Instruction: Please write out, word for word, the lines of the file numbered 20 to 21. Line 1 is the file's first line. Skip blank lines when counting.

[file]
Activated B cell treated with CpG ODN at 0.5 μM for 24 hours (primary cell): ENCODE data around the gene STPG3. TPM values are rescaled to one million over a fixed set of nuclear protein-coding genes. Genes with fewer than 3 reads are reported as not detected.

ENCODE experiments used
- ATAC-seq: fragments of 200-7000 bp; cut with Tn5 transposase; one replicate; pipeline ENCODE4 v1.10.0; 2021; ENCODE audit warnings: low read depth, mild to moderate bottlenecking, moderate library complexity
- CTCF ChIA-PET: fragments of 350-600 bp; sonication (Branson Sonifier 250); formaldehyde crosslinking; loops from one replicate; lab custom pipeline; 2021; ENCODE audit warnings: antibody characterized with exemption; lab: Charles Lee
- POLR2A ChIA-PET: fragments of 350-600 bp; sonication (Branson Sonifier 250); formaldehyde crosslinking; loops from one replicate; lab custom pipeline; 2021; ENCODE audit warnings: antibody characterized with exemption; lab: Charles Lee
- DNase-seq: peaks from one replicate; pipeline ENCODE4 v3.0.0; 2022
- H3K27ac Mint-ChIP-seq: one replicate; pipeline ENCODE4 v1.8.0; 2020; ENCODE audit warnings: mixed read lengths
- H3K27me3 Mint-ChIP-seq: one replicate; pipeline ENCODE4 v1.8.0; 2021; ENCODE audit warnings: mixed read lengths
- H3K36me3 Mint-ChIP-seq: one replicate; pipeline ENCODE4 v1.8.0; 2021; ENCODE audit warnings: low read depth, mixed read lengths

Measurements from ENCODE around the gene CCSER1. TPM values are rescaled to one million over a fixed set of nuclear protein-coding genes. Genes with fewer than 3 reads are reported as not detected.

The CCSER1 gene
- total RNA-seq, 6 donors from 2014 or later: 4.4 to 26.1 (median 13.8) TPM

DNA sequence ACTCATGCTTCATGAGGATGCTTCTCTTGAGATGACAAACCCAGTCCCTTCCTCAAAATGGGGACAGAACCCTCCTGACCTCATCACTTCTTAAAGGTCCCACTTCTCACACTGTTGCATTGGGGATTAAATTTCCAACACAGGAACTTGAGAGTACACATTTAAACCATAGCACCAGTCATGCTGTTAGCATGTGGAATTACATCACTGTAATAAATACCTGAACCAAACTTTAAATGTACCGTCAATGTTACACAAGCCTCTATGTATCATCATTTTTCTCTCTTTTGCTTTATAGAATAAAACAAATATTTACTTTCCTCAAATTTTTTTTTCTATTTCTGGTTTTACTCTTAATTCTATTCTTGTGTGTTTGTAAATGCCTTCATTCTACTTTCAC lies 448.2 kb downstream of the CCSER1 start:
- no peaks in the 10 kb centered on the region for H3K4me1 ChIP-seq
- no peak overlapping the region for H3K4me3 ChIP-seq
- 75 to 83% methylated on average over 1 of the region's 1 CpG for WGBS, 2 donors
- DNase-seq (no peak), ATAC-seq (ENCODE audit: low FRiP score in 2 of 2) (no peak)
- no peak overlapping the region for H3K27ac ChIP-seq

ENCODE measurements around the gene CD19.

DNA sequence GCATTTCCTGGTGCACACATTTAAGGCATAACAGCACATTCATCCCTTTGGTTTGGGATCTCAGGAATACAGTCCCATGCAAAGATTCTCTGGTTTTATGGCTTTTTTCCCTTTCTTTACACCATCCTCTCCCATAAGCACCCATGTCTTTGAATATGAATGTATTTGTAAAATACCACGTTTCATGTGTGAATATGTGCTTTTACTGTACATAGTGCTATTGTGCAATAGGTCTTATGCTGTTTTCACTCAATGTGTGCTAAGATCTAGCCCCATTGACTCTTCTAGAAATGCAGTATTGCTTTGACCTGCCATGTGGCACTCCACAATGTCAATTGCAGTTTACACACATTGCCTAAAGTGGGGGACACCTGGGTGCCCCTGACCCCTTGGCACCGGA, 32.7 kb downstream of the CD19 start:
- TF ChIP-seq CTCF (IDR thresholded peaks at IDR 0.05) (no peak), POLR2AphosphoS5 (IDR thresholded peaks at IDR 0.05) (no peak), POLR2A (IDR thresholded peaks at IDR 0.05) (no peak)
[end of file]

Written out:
DNA sequence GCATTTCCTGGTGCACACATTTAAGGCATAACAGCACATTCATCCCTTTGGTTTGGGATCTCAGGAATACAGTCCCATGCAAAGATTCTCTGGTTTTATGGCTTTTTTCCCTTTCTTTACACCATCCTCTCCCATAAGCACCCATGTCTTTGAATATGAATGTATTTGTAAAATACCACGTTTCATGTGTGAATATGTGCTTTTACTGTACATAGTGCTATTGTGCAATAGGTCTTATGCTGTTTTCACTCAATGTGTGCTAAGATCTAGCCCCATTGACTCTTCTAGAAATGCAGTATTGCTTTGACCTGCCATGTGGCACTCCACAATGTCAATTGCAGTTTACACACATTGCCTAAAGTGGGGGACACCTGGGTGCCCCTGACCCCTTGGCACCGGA, 32.7 kb downstream of the CD19 start:
- TF ChIP-seq CTCF (IDR thresholded peaks at IDR 0.05) (no peak), POLR2AphosphoS5 (IDR thresholded peaks at IDR 0.05) (no peak), POLR2A (IDR thresholded peaks at IDR 0.05) (no peak)